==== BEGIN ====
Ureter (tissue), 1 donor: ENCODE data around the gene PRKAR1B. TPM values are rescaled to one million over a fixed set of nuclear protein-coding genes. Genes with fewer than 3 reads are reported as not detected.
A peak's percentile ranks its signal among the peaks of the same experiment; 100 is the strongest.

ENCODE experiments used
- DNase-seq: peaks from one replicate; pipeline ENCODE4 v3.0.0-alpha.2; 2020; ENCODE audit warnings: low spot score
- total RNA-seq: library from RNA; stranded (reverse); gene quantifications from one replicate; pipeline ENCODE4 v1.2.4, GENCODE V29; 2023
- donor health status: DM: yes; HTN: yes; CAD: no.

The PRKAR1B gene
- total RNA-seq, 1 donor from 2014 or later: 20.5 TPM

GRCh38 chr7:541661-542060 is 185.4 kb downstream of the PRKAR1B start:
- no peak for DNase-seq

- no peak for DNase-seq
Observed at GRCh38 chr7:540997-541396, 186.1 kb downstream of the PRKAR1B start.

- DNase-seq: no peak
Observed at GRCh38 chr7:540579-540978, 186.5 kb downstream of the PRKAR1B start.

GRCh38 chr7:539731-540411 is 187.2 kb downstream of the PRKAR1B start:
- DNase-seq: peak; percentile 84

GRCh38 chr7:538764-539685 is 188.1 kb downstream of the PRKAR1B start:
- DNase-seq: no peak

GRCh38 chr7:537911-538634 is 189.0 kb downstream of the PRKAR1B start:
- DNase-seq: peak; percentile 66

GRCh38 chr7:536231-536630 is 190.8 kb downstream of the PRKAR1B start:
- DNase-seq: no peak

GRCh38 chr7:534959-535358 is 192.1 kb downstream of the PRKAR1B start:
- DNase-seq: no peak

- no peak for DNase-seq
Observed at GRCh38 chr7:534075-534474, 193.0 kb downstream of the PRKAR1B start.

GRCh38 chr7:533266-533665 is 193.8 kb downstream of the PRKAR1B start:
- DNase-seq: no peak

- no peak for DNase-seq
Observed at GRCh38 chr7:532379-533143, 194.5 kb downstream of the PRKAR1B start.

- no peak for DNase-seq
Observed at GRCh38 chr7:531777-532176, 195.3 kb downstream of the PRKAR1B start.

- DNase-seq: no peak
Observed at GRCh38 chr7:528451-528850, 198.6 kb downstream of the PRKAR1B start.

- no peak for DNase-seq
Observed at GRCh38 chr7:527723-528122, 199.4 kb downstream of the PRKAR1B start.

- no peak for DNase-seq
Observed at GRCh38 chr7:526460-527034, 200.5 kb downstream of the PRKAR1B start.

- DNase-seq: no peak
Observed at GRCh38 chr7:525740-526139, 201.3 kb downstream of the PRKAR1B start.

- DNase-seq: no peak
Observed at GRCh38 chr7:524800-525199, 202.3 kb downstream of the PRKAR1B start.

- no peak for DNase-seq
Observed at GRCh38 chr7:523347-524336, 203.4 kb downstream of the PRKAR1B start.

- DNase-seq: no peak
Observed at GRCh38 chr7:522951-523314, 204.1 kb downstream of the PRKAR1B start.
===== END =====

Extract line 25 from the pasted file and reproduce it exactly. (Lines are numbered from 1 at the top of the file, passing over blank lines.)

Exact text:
- no peak for DNase-seq